Hansi Lo Wang

Hansi Lo Wang is a National Desk reporter based at NPR's New York Bureau. He covers issues and events in the Northeast.

He previously reported on race, ethnicity and culture for NPR's Code Switch team. Since joining NPR in 2010 as a Kroc Fellow, he's contributed to NPR's breaking news coverage of the 2013 tornado in Moore, Okla., the trial of George Zimmerman in Florida and the Washington Navy Yard shooting. He has also reported for Seattle public radio station KUOW and worked behind the scenes of NPR's Weekend Edition as a production assistant.

In 2014, he won the National Journalism Award for General Excellence in Radio from the Asian American Journalists Association for his profile of a white member of a Boston Chinatown gang. He was also a finalist for a Salute to Excellence National Media Award from the National Association of Black Journalists.

A Philadelphia native, Wang speaks both Mandarin and Cantonese dialects of Chinese. As a student at Swarthmore College, he hosted, produced, and reported for a weekly podcast on the wars in Iraq and Afghanistan.

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The image of her ash-covered face was one of the most memorable photographs taken on September 11. Marcy Borders became known as Dust Lady. Her family tells NPR that she died this week of stomach cancer. NPR's Hansi Lo Wang reports.

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The federal investigation into Baltimore's police force is one of the first steps some in the city believe will rebuild the relationship between officers and residents.

Some faith leaders are optimistic that can be done, and past police programs have helped. But other residents are skeptical that West Baltimore residents' trust can be regained.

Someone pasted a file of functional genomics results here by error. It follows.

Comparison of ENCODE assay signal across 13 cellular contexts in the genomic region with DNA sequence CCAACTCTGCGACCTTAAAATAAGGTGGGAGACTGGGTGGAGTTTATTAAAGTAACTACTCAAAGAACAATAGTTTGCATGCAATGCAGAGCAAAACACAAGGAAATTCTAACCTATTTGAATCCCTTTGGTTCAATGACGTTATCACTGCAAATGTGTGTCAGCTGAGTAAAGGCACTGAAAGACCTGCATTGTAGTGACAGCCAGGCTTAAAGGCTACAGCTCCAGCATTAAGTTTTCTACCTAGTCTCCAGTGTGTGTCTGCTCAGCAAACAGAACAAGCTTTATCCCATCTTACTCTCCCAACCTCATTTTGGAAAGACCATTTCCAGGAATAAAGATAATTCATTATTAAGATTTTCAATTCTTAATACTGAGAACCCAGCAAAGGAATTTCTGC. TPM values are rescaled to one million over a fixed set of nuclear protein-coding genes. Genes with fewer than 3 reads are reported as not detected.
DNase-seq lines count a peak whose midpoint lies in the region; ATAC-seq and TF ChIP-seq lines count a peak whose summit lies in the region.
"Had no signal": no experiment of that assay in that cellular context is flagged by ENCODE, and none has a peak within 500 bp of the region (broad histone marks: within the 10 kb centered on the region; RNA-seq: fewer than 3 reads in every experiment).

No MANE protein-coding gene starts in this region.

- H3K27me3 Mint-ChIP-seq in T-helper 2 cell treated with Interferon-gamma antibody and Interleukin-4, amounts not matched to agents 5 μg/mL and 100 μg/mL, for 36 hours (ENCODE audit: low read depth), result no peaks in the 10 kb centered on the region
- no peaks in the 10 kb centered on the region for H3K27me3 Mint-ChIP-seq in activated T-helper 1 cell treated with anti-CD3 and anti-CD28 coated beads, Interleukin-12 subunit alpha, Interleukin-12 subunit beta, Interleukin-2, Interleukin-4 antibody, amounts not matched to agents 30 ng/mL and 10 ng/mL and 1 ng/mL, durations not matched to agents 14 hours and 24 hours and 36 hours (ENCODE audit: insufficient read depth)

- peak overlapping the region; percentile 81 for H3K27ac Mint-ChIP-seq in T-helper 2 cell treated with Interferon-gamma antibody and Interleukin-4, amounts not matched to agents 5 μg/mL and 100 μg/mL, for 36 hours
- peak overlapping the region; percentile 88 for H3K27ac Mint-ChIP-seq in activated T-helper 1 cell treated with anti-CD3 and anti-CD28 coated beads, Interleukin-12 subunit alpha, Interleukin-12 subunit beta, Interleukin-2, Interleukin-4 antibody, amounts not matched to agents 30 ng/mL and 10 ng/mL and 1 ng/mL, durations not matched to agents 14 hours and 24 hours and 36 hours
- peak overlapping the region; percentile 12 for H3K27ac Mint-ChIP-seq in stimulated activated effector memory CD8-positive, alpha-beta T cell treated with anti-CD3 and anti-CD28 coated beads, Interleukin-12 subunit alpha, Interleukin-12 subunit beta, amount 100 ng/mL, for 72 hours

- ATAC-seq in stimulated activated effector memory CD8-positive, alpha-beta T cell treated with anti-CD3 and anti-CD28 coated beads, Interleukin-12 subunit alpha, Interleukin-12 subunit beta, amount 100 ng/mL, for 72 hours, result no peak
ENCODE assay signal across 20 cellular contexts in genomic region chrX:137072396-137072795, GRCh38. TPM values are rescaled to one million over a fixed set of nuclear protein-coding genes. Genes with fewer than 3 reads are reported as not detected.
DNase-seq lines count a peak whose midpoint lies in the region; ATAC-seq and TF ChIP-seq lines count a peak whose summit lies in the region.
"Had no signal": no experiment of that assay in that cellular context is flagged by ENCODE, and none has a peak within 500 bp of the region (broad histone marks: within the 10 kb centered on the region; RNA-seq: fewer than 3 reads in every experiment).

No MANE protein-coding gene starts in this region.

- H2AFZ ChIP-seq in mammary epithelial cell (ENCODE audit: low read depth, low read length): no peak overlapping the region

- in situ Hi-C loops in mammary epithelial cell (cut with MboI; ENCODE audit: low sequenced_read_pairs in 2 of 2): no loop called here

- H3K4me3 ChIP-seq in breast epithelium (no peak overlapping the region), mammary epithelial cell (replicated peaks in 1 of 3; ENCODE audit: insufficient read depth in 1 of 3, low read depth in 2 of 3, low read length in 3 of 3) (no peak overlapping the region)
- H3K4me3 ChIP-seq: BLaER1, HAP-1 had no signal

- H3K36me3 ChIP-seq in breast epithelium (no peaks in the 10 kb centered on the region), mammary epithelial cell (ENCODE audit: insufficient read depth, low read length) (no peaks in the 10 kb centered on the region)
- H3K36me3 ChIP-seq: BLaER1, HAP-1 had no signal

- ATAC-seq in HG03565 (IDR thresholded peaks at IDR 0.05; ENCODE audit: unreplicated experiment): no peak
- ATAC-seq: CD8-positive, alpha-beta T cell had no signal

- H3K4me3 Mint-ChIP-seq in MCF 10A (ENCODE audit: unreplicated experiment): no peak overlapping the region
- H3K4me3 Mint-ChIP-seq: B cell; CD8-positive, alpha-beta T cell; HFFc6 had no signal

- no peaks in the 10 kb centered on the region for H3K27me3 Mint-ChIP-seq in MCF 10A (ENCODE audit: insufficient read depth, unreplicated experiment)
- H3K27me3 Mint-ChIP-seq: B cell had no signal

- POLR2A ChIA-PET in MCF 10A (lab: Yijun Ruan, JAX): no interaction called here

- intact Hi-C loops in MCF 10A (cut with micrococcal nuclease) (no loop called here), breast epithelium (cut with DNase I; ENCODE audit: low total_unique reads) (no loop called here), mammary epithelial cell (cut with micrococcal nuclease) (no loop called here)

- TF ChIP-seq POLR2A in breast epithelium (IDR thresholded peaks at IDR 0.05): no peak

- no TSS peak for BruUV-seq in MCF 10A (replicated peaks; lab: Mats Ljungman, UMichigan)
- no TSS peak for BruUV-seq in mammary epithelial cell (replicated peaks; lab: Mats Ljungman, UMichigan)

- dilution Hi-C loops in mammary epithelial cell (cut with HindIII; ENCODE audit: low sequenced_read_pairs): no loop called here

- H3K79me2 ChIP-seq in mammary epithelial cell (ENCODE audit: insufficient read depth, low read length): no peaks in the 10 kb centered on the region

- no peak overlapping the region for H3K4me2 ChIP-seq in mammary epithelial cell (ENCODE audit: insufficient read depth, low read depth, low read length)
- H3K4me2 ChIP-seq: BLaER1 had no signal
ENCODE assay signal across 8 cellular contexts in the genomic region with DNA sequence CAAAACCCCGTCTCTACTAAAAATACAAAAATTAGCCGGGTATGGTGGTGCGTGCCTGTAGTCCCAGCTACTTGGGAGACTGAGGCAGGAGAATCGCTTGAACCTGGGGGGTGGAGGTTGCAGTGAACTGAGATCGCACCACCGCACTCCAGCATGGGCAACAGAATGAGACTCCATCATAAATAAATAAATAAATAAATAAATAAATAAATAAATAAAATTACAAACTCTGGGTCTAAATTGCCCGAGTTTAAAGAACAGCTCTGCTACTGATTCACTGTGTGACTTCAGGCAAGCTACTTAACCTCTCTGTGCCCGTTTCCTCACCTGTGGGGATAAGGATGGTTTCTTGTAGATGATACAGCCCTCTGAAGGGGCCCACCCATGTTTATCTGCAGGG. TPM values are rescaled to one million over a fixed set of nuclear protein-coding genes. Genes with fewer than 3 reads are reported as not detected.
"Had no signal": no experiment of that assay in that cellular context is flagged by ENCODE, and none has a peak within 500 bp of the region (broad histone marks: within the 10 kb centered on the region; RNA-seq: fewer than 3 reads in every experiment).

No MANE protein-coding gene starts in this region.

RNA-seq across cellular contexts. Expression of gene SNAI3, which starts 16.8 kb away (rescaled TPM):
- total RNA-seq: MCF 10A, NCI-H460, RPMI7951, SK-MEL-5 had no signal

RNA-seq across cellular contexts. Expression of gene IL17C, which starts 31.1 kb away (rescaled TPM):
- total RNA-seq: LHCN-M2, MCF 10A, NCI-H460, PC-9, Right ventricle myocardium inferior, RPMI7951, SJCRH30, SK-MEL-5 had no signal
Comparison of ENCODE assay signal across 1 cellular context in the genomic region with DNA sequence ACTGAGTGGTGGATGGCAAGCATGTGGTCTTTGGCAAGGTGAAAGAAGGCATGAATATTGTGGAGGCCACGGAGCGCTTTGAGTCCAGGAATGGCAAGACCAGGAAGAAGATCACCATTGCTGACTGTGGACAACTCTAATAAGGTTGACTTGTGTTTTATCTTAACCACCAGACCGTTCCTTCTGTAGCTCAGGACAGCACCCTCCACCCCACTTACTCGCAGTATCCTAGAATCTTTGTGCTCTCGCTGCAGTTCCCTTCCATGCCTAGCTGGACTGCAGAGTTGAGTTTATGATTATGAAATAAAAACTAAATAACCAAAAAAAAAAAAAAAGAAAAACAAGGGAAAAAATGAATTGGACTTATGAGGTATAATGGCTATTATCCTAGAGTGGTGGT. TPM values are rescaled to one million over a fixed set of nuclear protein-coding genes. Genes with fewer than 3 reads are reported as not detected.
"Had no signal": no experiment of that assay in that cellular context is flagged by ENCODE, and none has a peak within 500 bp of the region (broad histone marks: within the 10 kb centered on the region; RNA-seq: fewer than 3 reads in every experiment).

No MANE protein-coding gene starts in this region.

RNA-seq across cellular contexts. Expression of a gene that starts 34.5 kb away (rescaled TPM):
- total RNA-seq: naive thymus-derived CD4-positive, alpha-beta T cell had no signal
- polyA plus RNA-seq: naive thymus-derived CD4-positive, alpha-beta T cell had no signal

The arrest of South Carolina police Officer Michael Slager, who shot and killed Walter Scott in North Charleston this week, came shortly after the release of a cellphone video recorded by an eyewitness.

The filming of police by civilians has also sparked controversy, and it often causes confusion about what is legal.

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A grand jury has indicted Senator Robert Menendez of New Jersey on federal corruption charges. Menendez made a brief statement to reporters after the indictment was announced.

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Many East Asian cultures use zodiac animals to symbolize each New Year and predict a person's fortunes. But which animal represents 2015 is up for debate.

You may have seen goat, sheep or ram as the English translation for this year's animal according to the Chinese zodiac — yang, in Mandarin. All of them are correct, says Lala Zuo, a Chinese language and culture professor at the U.S. Naval Academy in Maryland.

"I don't think there's a wrong translation," she says. "I think there are various ways of translation. It really depends on the context."

A federal judge in South Texas said President Obama had overstepped his authority with his executive actions on immigration. Now, the new court ruling has left some unauthorized immigrants in legal limbo and slowed down months of preparation by immigration attorneys.

There are some cities you can identify with just an accent, including New York.

But linguists say that those who speak in the classic New York tongue are part of a dying breed.

To find them, filmmaker Heather Quinlan went accent hunting around the city, holding a sign that reads, "Do you have a New York accent? Then talk to me." She directed If These Knishes Could Talk: The Story of the New York Accent, a documentary about the decline of many of New York's well-known accents.